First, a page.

Wednesday, 16 November 2016

Chapter 47 : the Point to Pinnacle

Several Days Before

At Tasmanian Masters Athletics I feel a bit insecure and overwhelmed.  I hear some people are talking about the Point to Pinnacle race. If I do the race then I will belong. I will be part of the local community by participating in one of the local community events.  I check out the website and it is advertised as the world’s toughest half marathon.

How much do I need to train? I normally run on the Domain. I’ll keep doing that. It’s hilly, close and pleasant. And pretty similar to the actual route.

I go to the local running shop to pick up my number.

They display splash jackets which temp me.  The forecast is for rain.  Do I need one? I buy one. It is very light and well made. The equipment available is much better than in my previous life.

The display gels.  The packaging is impressive. Do I need food during the race? Do I need glucose? Will I collapse due to lack of available glucose? I buy a couple. What harm could they do if packaged so well?

And the other thing to do is check out the route. We drive and look. It is incredible hilly. Nothing but up. I don’t think I will make all this uphill. I could run and then walk the final bit.

The Day Before
Today the weather looks good. The forecast foretells wild, wet and inclement weather for tomorrow. I believe the forecast not what I see out my window. The website warns of the course changing. That will affect what I wear. Which is what? I don’t know. I lay out my clothes. Every possibility.  

I am asked what my goal is.
My goal is to proudly run across the finish line. To run most of the way. Not to finish and talk about my muscles and joints. Not to feel faint or dizzy. Not to collapse. Not to trip or fall or stumble. To run past the ambulance.

Sunday (The Day)
I look at the bedside clock. It says 4:30.  Too early. I close my eyes. I am not sleepy.  I lie quietly for an hour. I listen to the rain.  Sounds very peaceful.

How do I feel? Good. No dizziness. No faintness. I get up and check the internet. The course is changed. Due to rain and wind we will run half way up and then down.  What does this mean? To me it means accept what is happening. I now know the course. I don’t know what clothes to wear?
How can I dress safely? I chose long pants and overpants.  And a couple of shirts underneath a splash jacket.  And a cap under the jacket. I feel safe. I will be warm. How cares where I finish. It’s not my aim to win or run a good time.  It’s not my aim to look good.  My goal is to finish safely.   No matter what.

We arrive at the start.  Nobody is dressed as me. I don’t care. I’m not defiant or embarrassed. Where is the best place to wait for the start? I aim for the very back of the group.
We depart as a group shuffling up the road through the drizzle. I thought I was in the last group but some people run past me. I settle down into a group shuffling up the road. I now think about my first landmark. The Skyline Service Station 4 kays up the road. Everything feels good. I don’t know any runners. There is little talk. The light rain continues. I adjust my hat. The water has seeped through. What does that mean?

We arrive at my first landmark.  And pass it quickly. I check my watch. Watch is working. Time is okay. How can I get this hat better fitting? It feels wet.

We plod on until runners appear on the other side of the road. They are going down as we go up. We cheer the first few; then stop looking at them. They become a blur. I concentrate on the runners around me going my way. We are in this together.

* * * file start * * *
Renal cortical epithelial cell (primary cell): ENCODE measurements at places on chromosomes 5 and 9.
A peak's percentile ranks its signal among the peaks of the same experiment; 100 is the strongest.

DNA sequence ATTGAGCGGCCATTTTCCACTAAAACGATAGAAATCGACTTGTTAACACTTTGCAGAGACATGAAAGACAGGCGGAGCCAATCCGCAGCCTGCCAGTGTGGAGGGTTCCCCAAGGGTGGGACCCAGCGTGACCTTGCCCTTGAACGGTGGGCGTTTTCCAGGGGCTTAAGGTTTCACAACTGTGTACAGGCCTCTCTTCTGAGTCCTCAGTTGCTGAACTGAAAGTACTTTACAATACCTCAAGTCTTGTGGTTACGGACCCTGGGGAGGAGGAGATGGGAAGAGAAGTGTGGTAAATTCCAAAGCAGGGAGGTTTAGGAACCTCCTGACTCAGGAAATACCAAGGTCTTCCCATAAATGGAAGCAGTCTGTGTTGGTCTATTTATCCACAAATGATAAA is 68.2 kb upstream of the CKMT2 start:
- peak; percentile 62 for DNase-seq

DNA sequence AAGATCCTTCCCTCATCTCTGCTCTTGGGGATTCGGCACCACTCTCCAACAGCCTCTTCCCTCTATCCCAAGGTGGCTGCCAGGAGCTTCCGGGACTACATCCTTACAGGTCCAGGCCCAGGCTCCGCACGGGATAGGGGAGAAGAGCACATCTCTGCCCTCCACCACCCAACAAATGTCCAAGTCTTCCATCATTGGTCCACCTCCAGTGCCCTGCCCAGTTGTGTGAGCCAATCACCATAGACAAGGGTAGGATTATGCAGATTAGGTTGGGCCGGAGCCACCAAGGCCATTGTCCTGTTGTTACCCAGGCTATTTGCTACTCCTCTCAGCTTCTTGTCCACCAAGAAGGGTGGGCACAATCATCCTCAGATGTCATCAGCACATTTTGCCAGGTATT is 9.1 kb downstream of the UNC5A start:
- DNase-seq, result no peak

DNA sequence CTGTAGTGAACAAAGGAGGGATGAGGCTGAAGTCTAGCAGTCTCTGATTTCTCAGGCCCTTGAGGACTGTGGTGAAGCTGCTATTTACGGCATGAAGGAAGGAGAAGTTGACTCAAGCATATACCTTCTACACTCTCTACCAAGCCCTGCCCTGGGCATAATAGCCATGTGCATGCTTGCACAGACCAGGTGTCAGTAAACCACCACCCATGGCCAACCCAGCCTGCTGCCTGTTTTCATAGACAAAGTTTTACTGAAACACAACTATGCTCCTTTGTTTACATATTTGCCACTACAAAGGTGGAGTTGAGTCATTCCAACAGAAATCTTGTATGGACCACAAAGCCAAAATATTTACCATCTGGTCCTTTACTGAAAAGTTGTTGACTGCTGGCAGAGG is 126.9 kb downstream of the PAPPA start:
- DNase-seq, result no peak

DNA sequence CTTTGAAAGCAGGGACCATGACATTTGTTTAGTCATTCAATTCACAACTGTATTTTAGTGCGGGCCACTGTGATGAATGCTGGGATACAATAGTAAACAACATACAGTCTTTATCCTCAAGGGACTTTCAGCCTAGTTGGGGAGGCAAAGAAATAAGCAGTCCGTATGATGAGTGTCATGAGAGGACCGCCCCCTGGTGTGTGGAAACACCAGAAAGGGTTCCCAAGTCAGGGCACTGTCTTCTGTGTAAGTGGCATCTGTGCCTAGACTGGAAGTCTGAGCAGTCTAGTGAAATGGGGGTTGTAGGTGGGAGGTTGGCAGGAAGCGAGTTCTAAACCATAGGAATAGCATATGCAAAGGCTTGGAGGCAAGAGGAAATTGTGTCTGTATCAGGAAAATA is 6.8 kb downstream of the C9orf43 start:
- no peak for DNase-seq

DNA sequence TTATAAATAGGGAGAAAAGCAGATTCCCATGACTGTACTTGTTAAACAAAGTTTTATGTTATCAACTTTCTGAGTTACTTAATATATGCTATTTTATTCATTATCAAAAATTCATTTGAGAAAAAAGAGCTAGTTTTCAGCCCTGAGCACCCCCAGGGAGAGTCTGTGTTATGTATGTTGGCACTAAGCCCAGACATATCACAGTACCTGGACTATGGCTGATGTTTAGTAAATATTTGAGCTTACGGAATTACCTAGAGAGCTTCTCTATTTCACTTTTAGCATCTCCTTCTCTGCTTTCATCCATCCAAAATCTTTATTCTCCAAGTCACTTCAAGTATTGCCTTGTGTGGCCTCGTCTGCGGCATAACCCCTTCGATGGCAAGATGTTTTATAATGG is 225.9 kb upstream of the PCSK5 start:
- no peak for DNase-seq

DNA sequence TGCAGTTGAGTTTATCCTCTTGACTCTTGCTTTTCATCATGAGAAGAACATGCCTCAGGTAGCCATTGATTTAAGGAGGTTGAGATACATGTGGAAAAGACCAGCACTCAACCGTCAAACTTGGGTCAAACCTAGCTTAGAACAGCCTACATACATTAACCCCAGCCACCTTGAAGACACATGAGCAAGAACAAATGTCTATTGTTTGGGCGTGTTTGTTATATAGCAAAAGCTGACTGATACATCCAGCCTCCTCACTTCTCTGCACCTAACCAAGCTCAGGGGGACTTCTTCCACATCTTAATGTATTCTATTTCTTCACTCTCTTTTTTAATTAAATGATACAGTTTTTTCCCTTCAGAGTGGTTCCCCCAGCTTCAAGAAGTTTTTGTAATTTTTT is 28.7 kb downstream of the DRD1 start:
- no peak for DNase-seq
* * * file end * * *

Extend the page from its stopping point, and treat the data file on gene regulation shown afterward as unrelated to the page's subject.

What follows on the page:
We go higher and wetter and the half way point suddenly appears. That was easy. I could go on and up. I can now speed up. Push myself as I go downhill. Drizzle has now become rain. When did that happen? The road has streams of water which I try and avoid. The chamfer near the side is also to avoid. This puddle. Should I avoid it or run through it. The same question keeps arising. 
The road bisects the bush. It’s the same road as uphill. Uphill I was plodding looking at my next step; the next corner; checking my watch. Downhill I am now trying to run fast. To dodge puddles. What is the best way around these walkers? I must try and pass as many people as possible. Including that lady wearing black leotards. She’s next.

Now down to the houses.  I am getting faster. It’s getting easier. Everybody is getting faster. The rain continues. I adjust my cap again. I try every position. The water has seeped through. I see a guy eating a glucose gel. That’s what I have forgotten.  I fiddle and find my gel. Feels good. I don’t feel sick or nauseous or light headed. I can think of nothing but which path to take?

And the finish line. It’s wet, gloomy and anti-climactic. A man drapes a medal over my neck. I look at him. He doesn’t understand how much this means to me. Twelve months ago my only physical activity was walking to the hospital toilet. I didn’t know the way and I had to rest by leaning on the other beds. And nobody gave me a medal when I finished.  And now I have run 21 kays and I feel fantastic.

But I still have the same problem. I need to go to the toilet.  Where is it?

I am now a runner. Not an invalid. I remember a few days ago. At the supermarket a man greeted me and talked about running and the race. He didn’t talk about my health. His chat cheered me and is fondly remembered.

Today, due to the course change, it may not have been the world’s toughest half marathon. But the past twelve months have been the world’s toughest and that twelve months is finished. Now I have a medal which tells everybody I have finished a really tough twelve months. 

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